THE SOLAR SYSTEM AND OUTER SPACE
Venus

Venus
Photo courtesy of National Air and Space Museum

by Chelsie MacLeod and Kayla MacLean

Venus, the first planet to ever be observed by a passing spacecraft, Mariner 2 in 1962, and the hottest planet in the Solar System, is known to be the Earth's sister planet or twin. But unlike Earth, Venus has no signs of life, or oceans. None of our Earth's plants or animals could ever survive on Venus, because of the high temperature and the lack of oxygen. Venus, the second planet from the Sun, is thought to be the same size as the Earth and similar in composition and mass. The sixth largest planet in our Solar System, Venus has a diameter of 12,103,006 km, about 644 km smaller than that of the Earth. Although Venus is called the Earth's twin, its surface conditions appear to be very different from those of the Earth. Venus' surface has mountains, canyons, valleys, flat plains, and volcanoes, shaped by impact craters and tectonic activity. Astronomers believe the ongoing volcanic activity to be the source of the sulfur found in the atmosphere. Venus has an iron core or center with a radius of about 300 km. Venus does not have any naturally occurring satellites or moons. No other planet comes closer to the Earth than Venus.

Venus has large tornadoes which blow up to 384 km per hour. Venus is surrounded by a dense or thick atmosphere, and covered by clouds, which make it difficult for astronomers to learn about the surface of Venus. The temperature on Venus during the day rises to 484 degrees Celsius; the daytime temperature is so hot, it could melt lead. The thick atmosphere is made of sulfuric acid and carbon dioxide, with small amounts of nitrogen and water vapor.This dense blanket acts like a greenhouse and traps the heat. There is no water on Venus' surface because the hot surface temperature would make the water boil away.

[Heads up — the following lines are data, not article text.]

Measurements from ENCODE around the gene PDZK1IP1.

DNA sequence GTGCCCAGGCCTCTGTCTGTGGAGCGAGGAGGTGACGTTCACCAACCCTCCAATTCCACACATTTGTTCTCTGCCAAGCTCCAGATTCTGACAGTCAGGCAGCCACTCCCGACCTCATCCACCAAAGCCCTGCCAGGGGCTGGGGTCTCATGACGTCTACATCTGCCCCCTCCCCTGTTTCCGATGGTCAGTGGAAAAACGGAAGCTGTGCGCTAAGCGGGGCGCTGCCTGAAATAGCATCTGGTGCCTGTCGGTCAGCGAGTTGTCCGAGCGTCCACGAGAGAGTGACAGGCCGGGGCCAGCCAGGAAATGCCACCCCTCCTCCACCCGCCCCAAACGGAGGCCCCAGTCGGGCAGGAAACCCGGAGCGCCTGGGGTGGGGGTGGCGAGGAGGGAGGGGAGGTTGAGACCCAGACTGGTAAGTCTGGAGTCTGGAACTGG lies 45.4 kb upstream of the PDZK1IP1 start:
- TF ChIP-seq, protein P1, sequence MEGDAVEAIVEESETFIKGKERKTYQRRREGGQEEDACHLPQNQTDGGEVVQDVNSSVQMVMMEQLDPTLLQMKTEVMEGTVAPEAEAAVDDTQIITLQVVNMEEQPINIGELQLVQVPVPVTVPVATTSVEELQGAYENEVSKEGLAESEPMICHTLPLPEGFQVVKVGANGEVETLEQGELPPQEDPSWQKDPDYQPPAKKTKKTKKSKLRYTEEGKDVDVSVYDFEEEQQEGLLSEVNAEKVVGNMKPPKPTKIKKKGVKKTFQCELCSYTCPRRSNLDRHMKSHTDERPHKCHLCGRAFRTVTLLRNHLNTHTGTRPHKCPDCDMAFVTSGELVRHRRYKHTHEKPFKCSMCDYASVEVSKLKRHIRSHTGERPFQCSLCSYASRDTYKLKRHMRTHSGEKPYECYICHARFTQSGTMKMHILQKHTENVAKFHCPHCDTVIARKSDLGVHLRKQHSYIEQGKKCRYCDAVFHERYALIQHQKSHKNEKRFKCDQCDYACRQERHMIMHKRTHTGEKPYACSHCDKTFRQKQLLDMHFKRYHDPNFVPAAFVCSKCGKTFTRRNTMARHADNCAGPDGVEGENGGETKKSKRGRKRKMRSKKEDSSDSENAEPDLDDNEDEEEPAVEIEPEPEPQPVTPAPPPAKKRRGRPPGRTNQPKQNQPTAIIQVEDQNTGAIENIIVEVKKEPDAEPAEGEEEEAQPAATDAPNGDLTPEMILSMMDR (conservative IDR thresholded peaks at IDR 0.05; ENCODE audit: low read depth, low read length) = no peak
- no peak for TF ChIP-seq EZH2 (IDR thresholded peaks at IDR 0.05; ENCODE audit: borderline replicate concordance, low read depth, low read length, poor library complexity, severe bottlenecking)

Venus, the brightest planet that can be viewed from the Earth, travels around the Sun in a nearly circular orbit once every 225 Earth days. Venus' rotation on its axis in a clockwise direction, opposite to the Earth's and the other planets' rotational direction, is very slow. A rotation takes 243 Earth days; a day on Venus is longer than a year on Venus. Venus is the only planet that does not rotate in the same direction in which it moves around the Sun.

Bibliography and Additional Sources of Information

Solar System Exploration sse.jpl.nasa.gov/

Magellan Mission to Venus www.jpl.nasa.gov/magellan/



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